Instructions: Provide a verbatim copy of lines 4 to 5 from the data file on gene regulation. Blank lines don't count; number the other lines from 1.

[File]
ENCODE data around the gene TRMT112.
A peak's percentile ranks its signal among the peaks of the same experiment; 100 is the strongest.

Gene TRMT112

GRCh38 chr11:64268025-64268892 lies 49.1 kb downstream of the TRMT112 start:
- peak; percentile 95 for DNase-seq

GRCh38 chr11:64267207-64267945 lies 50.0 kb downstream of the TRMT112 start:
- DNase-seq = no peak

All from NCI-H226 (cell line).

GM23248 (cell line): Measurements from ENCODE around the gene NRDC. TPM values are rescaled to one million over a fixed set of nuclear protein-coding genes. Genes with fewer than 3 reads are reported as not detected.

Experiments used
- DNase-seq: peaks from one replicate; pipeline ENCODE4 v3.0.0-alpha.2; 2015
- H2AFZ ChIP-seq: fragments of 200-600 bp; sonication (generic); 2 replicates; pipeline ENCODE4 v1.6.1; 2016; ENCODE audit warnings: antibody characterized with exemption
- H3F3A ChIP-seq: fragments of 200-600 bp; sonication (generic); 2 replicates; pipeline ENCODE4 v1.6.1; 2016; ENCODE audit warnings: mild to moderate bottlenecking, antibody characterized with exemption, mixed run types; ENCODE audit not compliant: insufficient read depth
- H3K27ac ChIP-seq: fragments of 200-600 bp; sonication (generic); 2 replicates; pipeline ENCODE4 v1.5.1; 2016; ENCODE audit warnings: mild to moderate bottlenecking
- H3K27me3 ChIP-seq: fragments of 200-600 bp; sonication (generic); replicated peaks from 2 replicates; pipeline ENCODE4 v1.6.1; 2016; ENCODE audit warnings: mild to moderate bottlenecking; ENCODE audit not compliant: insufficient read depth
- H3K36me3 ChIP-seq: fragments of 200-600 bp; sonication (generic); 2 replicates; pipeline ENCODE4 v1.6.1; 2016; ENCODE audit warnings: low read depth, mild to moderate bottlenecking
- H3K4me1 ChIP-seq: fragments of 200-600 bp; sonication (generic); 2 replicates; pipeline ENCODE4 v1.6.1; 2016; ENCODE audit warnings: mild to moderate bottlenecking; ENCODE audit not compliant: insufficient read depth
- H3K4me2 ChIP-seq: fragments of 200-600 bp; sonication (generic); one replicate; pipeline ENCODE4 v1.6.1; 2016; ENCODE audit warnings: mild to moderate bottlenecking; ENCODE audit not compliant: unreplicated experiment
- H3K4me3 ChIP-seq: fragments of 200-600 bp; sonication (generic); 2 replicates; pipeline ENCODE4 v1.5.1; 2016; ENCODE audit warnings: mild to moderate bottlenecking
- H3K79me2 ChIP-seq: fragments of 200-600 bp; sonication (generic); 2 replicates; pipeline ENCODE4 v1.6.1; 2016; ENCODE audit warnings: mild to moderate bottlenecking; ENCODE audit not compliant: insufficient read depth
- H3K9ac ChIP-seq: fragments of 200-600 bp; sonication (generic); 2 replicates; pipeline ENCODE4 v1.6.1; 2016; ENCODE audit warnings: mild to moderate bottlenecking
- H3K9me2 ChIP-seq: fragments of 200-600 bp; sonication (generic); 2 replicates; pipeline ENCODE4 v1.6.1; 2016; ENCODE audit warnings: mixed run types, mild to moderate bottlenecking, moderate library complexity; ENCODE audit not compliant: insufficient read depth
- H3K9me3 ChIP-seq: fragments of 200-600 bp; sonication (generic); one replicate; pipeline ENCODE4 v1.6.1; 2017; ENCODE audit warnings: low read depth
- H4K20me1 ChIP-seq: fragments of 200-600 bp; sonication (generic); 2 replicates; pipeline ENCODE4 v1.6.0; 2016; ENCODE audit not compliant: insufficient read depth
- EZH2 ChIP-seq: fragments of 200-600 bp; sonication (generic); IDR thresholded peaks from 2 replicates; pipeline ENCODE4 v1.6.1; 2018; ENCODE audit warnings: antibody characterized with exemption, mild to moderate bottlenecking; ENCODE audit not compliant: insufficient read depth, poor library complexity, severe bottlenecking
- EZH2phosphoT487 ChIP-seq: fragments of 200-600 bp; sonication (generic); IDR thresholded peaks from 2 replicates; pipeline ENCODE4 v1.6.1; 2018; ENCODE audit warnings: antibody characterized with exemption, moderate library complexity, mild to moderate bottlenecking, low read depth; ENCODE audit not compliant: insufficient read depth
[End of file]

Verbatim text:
GRCh38 chr11:64268025-64268892 lies 49.1 kb downstream of the TRMT112 start:
- peak; percentile 95 for DNase-seq